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The “Devastating” Decision’: An Exchange

In response to:

The "Devastating" Decision from the February 25, 2010 issue

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‘Yes, they would plunder this orphan…’; lithograph by Honoré Daumier

To the Editors:

It is distressing to see that so subtle and sophisticated an analyst of the Supreme Court as Ronald Dworkin has succumbed to the all too infectious disease of impugning the motives of those with whom he differs [“The ‘Devastating’ Decision,” NYR, February 25].

Dworkin vigorously differs with the Supreme Court’s ruling in the Citizens United case. Not content to rely on his arguments on the merits, he offers two theories to explain how the majority of the Court reached its decision. One possibility, he suggests, and a supposedly “generous” one at that, is that the opinion reflects the majority’s “instinctive favoritism of corporate interests”; the other is that the opinion was drafted to favor the interests of the Republican Party. Dworkin does not entertain the possibility that the jurists reached their ruling for the reasons, rooted in the First Amendment, that they expressed.

This is not only unworthy criticism but omits a long list of others, whose views were generally far from the Court’s current conservative majority, who agreed with them on this issue. One would hardly suspect from Dworkin’s accusations that President Harry S. Truman had vetoed the very section of the Taft-Hartley law in 1947 that first banned corporate and union independent expenditures during election campaigns on the ground that the bill posed a “dangerous intrusion on free speech.”

One would not imagine that liberal Justices Rutledge, Black, Douglas, and Murphy—not exactly the Court’s greatest defenders of corporate interests—could have concluded in 1948 that the statute was unconstitutional because any “undue influence” obtained as a result of those expenditures was outweighed by “the loss for democratic processes resulting from the restrictions upon full and free public discussion.” And Dworkin hardly alerts the reader to the fact that nine years later, Justice Douglas, joined by Chief Justice Warren and Justice Black, again urged that the ban was unconstitutional, observing that the argument that some speakers were “too powerful” could not serve as a “justification for withholding First Amendment rights from any group—labor or corporate.”

Today, the more conservative members of this Court hold similar views to the more liberal jurists of a generation ago. That does not make them right, although I think they are. It does counsel caution on the part of those who differ with them from assuming that they can simply dismiss their arguments by attacking their supposed preconceptions or motives.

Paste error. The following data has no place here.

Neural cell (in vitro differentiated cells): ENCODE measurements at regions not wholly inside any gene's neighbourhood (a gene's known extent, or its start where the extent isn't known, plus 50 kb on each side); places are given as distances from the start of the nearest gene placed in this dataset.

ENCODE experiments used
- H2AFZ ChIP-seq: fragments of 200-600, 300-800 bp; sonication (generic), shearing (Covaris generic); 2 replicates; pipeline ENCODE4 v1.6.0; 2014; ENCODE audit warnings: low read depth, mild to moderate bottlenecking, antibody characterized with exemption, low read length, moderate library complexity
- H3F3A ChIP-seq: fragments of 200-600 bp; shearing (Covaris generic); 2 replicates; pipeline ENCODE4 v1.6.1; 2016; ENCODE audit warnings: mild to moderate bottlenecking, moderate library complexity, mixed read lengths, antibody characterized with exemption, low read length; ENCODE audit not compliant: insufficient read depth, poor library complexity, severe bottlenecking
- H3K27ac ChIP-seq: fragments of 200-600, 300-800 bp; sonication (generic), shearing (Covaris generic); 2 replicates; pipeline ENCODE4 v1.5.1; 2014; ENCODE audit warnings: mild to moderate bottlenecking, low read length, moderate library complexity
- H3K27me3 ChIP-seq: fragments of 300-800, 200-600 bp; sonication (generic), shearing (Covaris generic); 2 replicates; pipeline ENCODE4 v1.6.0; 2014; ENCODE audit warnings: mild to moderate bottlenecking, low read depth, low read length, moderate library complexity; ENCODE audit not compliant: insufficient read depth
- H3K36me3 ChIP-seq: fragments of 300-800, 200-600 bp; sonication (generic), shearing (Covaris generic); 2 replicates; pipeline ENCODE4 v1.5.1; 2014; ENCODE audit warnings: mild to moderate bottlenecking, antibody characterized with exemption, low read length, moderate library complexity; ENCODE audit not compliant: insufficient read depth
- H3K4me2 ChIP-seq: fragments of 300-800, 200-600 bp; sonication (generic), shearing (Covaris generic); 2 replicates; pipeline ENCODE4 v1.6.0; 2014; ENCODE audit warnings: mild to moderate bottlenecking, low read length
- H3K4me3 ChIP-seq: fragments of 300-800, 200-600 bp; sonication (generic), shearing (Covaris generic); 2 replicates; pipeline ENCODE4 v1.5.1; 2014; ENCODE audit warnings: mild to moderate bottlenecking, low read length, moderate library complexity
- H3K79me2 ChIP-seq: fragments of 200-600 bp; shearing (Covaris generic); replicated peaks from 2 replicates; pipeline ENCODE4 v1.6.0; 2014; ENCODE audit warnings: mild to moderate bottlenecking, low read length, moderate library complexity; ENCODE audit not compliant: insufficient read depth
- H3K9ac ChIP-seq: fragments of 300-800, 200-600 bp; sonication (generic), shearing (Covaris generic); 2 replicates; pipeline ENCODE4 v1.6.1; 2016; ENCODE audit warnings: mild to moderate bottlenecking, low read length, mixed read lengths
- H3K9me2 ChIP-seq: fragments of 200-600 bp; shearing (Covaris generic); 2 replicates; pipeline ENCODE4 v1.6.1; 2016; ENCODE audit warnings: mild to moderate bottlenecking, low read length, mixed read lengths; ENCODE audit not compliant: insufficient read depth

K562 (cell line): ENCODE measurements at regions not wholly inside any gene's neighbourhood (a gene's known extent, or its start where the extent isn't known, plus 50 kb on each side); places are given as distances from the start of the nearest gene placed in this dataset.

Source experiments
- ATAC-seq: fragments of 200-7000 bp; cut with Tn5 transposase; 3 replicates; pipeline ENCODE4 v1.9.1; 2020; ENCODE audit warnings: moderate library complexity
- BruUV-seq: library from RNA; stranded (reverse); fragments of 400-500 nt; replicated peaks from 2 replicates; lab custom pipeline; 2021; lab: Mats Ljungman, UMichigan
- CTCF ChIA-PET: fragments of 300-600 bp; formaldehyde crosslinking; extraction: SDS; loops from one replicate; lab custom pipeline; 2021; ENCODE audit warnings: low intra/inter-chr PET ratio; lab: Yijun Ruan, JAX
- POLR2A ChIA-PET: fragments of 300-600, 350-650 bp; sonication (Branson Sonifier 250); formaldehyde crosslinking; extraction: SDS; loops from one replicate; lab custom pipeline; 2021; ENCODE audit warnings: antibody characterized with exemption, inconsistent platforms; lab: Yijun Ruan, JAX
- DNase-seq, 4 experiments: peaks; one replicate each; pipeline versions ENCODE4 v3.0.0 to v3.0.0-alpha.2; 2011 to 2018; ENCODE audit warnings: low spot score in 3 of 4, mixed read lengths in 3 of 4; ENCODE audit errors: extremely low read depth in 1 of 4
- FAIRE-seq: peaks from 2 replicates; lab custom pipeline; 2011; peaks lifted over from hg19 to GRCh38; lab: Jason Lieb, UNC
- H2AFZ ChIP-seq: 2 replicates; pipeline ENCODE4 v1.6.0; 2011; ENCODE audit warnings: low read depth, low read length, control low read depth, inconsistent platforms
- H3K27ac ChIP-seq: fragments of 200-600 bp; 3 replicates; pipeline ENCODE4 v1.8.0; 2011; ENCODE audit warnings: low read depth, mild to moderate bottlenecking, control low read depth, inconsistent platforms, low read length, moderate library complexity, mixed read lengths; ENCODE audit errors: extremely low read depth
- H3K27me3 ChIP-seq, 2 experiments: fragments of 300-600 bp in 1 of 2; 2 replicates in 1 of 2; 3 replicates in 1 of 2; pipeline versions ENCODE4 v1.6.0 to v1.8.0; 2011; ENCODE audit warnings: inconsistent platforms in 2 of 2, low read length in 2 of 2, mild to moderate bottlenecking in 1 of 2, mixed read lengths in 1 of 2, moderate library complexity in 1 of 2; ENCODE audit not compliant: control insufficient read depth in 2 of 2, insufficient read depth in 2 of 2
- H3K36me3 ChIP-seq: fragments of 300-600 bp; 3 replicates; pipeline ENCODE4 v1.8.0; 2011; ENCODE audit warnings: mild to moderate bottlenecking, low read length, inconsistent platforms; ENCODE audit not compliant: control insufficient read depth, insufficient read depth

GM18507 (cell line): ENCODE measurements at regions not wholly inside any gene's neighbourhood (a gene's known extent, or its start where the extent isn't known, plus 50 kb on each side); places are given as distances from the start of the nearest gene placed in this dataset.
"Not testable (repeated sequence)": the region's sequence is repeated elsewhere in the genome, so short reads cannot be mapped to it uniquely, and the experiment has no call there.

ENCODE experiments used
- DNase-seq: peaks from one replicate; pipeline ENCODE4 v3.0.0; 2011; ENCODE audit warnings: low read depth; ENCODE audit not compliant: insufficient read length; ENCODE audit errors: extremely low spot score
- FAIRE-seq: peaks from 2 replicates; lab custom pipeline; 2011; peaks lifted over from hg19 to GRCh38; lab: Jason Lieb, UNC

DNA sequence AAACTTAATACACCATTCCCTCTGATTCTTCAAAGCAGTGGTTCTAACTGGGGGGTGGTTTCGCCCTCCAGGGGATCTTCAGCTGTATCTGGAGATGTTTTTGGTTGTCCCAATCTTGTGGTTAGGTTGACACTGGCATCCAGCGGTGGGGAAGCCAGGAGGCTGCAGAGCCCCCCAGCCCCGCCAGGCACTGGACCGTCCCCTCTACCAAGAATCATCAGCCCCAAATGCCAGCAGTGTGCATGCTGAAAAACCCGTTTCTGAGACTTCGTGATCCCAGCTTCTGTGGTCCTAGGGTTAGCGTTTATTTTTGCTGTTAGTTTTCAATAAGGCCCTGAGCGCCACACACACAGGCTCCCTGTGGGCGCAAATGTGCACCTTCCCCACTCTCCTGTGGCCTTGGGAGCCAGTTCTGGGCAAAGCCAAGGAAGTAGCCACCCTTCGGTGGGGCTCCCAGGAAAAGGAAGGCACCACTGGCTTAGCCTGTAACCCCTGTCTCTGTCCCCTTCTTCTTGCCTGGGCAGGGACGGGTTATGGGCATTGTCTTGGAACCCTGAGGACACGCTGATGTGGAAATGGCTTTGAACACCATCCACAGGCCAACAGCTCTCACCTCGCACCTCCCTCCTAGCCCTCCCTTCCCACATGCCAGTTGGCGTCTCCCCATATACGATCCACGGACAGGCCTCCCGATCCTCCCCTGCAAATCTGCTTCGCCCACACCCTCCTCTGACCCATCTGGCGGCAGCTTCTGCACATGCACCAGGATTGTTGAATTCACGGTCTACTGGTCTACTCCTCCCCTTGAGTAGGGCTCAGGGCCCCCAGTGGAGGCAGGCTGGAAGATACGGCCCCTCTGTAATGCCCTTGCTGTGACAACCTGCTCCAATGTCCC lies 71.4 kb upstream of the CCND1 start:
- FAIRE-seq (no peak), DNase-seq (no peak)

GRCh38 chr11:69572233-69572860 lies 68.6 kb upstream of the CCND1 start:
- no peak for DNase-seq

Floyd Abrams
Cahill Gordon & Reindel LLP New York City

Ronald Dworkin replies:

I agree with Floyd Abrams that except in extreme cases critics of a Supreme Court opinion should focus on the legal arguments the justices offer, not their motives. But the Citizens United case, in which the five conservative justices ensured that big corporations can spend unlimited funds influencing federal elections, does seem an extreme case.

First, the reasoning the majority offered is, in my opinion, so poor as to suggest some motive other than a desire to reach the right legal result. Constitutional lawyers have offered a variety of theories of the point of the First Amendment but absolutely none of them would justify the majority’s result. (I will defend that claim in a future issue of the Review.)

Second, two of the justices in the majority—Chief Justice John Roberts and Justice Samuel Alito—had recently, in confirmation hearings, assured senators of their respect for established judicial precedent. Yet in this case they explicitly overruled both long-standing and recent Supreme Court decisions to reach their desired result.

Third, the conservative justices had recently rejected the expansive view of the First Amendment’s protection that they adopted in this case. In Morse v. Frederick, they condoned the punishment of a student who, on a public street, displayed a banner with an ambiguous but at least potentially political message. Roberts, writing for the conservatives, said that the message might also be interpreted as advocating illegal drug use and held that the ambiguity should be resolved against First Amendment protection. (In another recent case, the same justices had upheld the right of an anti-abortion group to broadcast a political message on the opposite assumption: that ambiguities should be resolved in favor of free speech.) We must also remember that the three conservatives who were then on the Court—Justices Kennedy, Scalia, and Thomas—joined the infamous Bush v. Gore decision that made George W. Bush president. Perhaps Abrams would agree with my judgment that that, too, was a politically inspired decision.

The Taft-Hartley Act is not apposite. No medium was available in 1947 that, like television today, would allow rich corporations to drown elections in money. In any case, the Taft-Hartley Act’s prohibitions were global—President Harry Truman, in his veto message, said that the act “might even prevent the League of Women Voters—which is incorporated—from using its funds to inform its members about the record of a political candidate.” The McCain-Feingold Act that the five conservatives declared unconstitutional banned only electioneering on television and only for sixty days before an election.

Floyd Abrams has had a distinguished career protecting an invaluable constitutional right. But we must take care not to convert the First Amendment from a matter of principle to a pointless mantra that subverts rather than sustains democracy.

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